The United States has lost one-fourth of its newspapers since 2004. And today, more than 200 of the nation’s 3,143 counties have no newspaper and no alternative source of credible information on critical issues—with two-thirds of all counties lacking a daily newspaper.
The column to the right on this blog contains permanent content, most of which has appeared at one time or another in the main body. I’ve decided to include a reminder.
From my friend and colleague Robert Malchman:
In the NY Times obituary of Raquel Welch there is now this sentence: “She even called her 2010 book, a memoir and self-help guide, Beyond the Cleavage.” When I read it yesterday, it described the book as "a memoir cum self-help guide.”
I guess I wasn't the only person who thought there was some ambiguity there because Welch was certainly the source of a great deal of cum self-help guidance over the years. Someone at The Times obviously got their hands on the line and pulled off the change.
Robert Malchman passes Remains From Waterloo Found, along, with a note: “The second-to-last graf of the story. One could have an entire career in journalism and never get to write a sentence like that.” (graf is jargon for paragraph)
Here it is: “The finds have led Wilkin and his colleagues to suspect that more people living close to the battlefield may have skeletons in their closets.”
The context makes it funnier. Read the whole article.
It’s what’s called in the trade “the nut graf” and should never be buried that far down.
As Troy McClure used to say on the Simpsons, “You may remember me such programs as Computer Chronicles, Jeopardy, Wheel Of Fortune, and Win Ben Stein’s Money.”
I was the weekly software reviewer for the late PBS program The Computer Chronicles (1984-1992), as well as a commentator (1987-88) and a regular on what was the Christmas show and became the Annual Buyers Guide show (1985-1999). The show went out of production during its 20th year, in December, 2002.
It is a business school cliché (one I was taught at MIT) that American railroads died because they thought they were in the railroad business. Wrong. They were in the transportation business.
Similarly, American newspapers thought they were in the business of applying ink to dead trees to deliver advertising to homes. In fact, they were in the advertising business. A less sclerotic newspaper business saw this truth and invested heavily in broadcast stations from 1920-1970. Then the Federal Communications Commission pulled in that lifeline, prohibiting cross-ownership and killing dozens of newspapers in the process. But as the Internet rose, newspapers lost the plot. They could have controlled the news side of the Internet by diverting some of their profitable cash flow to the new medium. They did not.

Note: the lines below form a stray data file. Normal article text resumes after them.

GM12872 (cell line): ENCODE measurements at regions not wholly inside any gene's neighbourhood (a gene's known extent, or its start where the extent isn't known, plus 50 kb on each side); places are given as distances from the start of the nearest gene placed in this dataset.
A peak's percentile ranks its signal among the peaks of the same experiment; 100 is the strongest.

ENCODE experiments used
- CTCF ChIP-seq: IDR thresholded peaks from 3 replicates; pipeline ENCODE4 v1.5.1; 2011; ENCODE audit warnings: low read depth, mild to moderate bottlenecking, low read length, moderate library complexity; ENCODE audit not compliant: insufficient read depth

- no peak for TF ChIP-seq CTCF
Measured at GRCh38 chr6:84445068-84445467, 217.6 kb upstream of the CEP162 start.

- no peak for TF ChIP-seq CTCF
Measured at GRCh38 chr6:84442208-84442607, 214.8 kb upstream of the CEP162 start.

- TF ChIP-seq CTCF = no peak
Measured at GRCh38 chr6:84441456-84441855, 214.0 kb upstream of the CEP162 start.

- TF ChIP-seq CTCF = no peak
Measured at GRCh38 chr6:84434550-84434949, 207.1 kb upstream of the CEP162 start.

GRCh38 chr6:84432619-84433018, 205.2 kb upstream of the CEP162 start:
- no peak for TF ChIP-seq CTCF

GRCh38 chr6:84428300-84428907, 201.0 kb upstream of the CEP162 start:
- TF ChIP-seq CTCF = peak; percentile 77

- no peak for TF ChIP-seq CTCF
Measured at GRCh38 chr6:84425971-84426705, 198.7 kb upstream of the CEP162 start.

I agree with the late, great Texas journalist Molly Ivins: “I don't so much mind that newspapers are dying-it's watching them commit suicide that pisses me off.”
Check out my entire essay on the subject: Railroads Redux: The Impending Death of Newspapers
(A reprint of my annual anniversary item, with small adjustments).
As of Oct. 16, it's been 24 years since my online revival of this 52-year-old column. (As published, as a Typepad Entry) Twenty four years online! (with a small six-year gap in the middle). I’ve written 848 columns, successors to an idea born in MIT’s objectivist student newspaper, ERGO, on September 23, 1970, six days after my 18th birthday. (See entire first column here)
When I started this column online, "W" was still the second-rate governor of Texas, Sara Palin was busy running Wasila, and John McCain was angry. W is still second rate, Palin isn't running anything, and John McCain is gone.
I was still working for CMP (computer journalism company), and had a weekly podcast, back before Ipods (which definitely cut into our audience). My heart beat by itself and I weighed 270 pounds. In short, things were different.
In 1998, during the Clinton impeachment, I either had to start a column or check into a mental institution. PSACOT gave me a forum in which to express, to an audience (no matter how small) my feelings about that political circus. [As a one-time U.S. history teacher, I am forced to note that Andrew Johnson's impeachment was a rabid partisan witch hunt, as was Clinton's. Only Nixon's near-impeachment was bipartisan--and only Nixon resigned. And only Trump was charged twice for crimes he actually committed.]
The column/blog has since evolved into a combination of diary for my family and me and bulletin board for my clever friends--in short, a personal column. Like, but not as good as, former San Francisco Chronicle columnists Adair Lara or Jon Carroll. Or Doug Baker of the Oregon Journal. Or, to take a national example, former New York Times columnist Anna Quindlen, considered the mother of the personal column concept (even though Stanton Delaplane and Charles McCabe of the San Francisco Chronicle actually beat her to it--but of course, if it hasn't happened in New York, it hasn't happened).